Toronto Potters 15th Biennial Juried Exhibition

Published: September 16th 2010
in Culture » Art

Irit Lepkin, Lets Walk, 2010, 15cm x 23cm x 13cm and 12cm x 19cm x 9cm, paperclay, underglaze,stain,glaze, handbuilt
Andrea Vuletin, Friends of Man vase, 2010, Ht. 40cm, Cone 6 Clay with inlaid underglaze, Oxidation firing
Deborah Freeman , Appetizer Caddy, 2010, Ht.18cm x l.30.5cm x w.16cm, Stoneware and Porcelain, cone 10 gas reduction fired

For many of us, pottery, or the creation of vessels from clay, is either something from history books and the museums, looking at broken jars found in archaeological sites, or it relates to mugs, tiles or other home accessories, mass produced in China and brought to us by many chain stores. But the artistic application of clay as an art form, both in functional and non-functional items, is still very much alive and kicking! Just go around the many summer art and craft festivals, or the one-of-a-kind shows, and you can see how many contemporary artists are making their life dedicated to and livelihood by “playing with clay”.


In our city we have the Gardiner Museum of Ceramic Art, dedicated to the art of clay. The museum, just across the street from the ROM, has a permanent collection, in which you can see pots, sculptures and anything in between from all eras. The temporary gallery recently hosted an amazing collection from the last Israeli Biennale. And this weekend, the museum store will open the 14th exhibition of the Toronto Potters group.


Toronto Potters is a group of dedicated potters who mostly live and work in the GTA. The group started more than 30 years ago as a non-for-profit organization, with the objectives of helping the local potters with their professional advancement, both in sharing techniques and knowledge, and with the business aspects. Throughout the years they have organized, with the help of some public funding art grants, exhibits and art shows-and-sales. This year, 41 pieces were juried into the show by the jurors, retired Professors of Ceramics, Ann Roberts (University of Waterloo) and Bruce Cochrane (Sheridan College).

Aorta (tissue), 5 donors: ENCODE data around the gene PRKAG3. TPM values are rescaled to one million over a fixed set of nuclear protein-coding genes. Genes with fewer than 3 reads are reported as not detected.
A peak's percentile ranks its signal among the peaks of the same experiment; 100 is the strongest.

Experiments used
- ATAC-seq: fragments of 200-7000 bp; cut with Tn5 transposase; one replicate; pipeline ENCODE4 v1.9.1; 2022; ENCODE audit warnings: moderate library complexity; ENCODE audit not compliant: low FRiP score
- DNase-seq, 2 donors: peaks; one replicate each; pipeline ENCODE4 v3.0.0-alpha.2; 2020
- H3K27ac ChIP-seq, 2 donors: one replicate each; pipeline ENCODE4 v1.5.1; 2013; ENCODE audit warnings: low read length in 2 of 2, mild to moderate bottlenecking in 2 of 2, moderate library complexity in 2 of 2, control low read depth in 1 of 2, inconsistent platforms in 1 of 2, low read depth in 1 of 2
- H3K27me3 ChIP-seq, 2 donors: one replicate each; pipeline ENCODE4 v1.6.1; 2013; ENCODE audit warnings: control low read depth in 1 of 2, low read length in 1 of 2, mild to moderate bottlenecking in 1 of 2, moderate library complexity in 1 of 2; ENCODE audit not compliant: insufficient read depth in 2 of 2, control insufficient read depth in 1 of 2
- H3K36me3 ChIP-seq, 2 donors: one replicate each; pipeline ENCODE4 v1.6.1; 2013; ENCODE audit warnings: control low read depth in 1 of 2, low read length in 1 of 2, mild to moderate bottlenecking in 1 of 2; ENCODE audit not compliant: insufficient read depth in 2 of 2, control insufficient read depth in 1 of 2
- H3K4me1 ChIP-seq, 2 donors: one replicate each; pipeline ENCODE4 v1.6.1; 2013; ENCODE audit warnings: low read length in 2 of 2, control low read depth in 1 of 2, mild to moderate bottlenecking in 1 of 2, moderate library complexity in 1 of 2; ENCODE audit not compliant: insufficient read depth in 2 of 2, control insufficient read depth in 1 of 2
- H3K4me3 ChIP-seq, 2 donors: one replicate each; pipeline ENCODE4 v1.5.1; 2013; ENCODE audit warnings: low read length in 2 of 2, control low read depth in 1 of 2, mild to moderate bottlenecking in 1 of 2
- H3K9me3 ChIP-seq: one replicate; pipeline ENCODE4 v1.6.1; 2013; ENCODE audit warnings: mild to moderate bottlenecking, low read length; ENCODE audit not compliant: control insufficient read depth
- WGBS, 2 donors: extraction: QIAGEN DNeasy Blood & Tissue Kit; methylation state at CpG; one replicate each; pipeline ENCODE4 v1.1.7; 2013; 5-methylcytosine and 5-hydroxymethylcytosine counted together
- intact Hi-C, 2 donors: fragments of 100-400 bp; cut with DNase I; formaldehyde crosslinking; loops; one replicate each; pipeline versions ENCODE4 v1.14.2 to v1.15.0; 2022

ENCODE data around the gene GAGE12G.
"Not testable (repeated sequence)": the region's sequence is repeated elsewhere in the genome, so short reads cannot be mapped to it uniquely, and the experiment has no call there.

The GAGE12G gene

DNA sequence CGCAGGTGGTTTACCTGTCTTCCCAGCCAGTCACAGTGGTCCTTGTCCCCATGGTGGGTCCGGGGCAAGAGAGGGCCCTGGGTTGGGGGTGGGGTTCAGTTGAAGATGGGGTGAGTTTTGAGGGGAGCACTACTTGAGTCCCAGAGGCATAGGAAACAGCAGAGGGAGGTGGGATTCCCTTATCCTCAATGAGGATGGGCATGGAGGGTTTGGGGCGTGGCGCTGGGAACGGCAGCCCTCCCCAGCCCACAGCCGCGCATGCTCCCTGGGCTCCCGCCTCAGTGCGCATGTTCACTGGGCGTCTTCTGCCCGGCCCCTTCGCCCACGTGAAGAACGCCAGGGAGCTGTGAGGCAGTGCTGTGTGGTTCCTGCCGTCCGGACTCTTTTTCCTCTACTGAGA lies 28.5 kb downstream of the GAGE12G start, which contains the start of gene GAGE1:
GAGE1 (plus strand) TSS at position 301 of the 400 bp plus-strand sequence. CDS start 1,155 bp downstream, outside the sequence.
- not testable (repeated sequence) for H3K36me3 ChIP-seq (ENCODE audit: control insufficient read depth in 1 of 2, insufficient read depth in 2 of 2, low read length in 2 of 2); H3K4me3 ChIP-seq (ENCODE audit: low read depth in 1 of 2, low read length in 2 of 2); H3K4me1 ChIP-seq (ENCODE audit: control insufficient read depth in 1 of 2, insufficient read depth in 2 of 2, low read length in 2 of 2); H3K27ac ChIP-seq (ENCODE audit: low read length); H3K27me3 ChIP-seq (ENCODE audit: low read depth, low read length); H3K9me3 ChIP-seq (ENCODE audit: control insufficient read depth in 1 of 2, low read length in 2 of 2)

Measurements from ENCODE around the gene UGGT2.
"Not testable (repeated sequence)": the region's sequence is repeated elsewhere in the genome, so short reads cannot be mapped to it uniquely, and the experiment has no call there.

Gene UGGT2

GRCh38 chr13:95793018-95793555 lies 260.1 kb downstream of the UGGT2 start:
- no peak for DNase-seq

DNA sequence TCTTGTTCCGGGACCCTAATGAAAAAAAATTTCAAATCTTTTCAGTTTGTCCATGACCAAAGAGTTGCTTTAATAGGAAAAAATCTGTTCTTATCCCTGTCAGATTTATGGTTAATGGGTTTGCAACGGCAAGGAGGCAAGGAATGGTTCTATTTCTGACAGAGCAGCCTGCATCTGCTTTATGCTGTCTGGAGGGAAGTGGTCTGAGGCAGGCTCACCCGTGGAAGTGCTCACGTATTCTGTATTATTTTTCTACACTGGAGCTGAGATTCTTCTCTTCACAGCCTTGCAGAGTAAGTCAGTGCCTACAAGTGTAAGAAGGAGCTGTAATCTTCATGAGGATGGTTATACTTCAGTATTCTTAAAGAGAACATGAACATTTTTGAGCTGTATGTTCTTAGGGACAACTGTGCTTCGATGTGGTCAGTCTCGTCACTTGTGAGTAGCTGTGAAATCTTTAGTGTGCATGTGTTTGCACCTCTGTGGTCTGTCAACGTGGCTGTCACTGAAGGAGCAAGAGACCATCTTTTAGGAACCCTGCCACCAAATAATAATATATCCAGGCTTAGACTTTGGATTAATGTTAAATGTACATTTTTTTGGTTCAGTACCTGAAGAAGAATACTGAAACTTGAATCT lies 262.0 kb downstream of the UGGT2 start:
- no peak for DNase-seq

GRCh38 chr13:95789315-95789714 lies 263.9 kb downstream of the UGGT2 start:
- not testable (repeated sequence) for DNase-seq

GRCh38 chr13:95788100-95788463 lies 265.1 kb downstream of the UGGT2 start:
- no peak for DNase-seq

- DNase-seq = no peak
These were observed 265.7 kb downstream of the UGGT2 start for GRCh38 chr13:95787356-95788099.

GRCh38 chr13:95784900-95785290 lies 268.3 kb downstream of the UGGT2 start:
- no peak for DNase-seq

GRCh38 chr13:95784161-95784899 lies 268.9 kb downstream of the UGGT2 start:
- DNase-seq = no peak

The artists whose work was accepted are much diversified, coming from many different backgrounds and countries, such as Brazil, Mexico, Scotland, Israel and others. Our Israeli artist in the show is Irit Lepkin, who was featured here before in Shalom Toronto.


Irit’s ceramic sculptures are inspired by organic forms found in nature, and have many political connotations involving social issues. Much of her inspiration comes from her photography and her personal background. She often incorporates mixed media such as rusted metal or barbed wire in order to juxtapose the harshness of reality with the softness of clay. Some of her recent work includes sculptural shoes made in clay and mixed media.


The show consists of three parts. The main one is the juried exhibit at the museum’s store. All forty one pieces are for sale, ranging from $30 to $1000. The artists’ diversity will be shown in their work. Using many different materials and techniques–stoneware, porcelain, raku, low fire, high fire, gas reduction, crystalline glaze, wood fire – and applying their art to create either structural, “for use”, items, or functional, “for expression”.


The second part is a retrospective of past award winners, presented at the lobby’s vitrine. This will showcase selected award winning works from past exhibits.


And the third one is an auction at the opening night (Thursday, September 16, 6 - 8pm, the Gardiner Museum) of pieces submitted for the survey show. These are small pieces, 6” in diameter, with a hole in the middle so that they can be mounted on a pole. Several assemblies, each consists of a pole and several small pieces, will be auctioned. With the support of the Ontario Arts Council, the show will also have a printed celebratory catalog that will document Toronto Potters’ history and the show.


Related articles: (art, pottery, Toronto Potters, Gardiner Museum)
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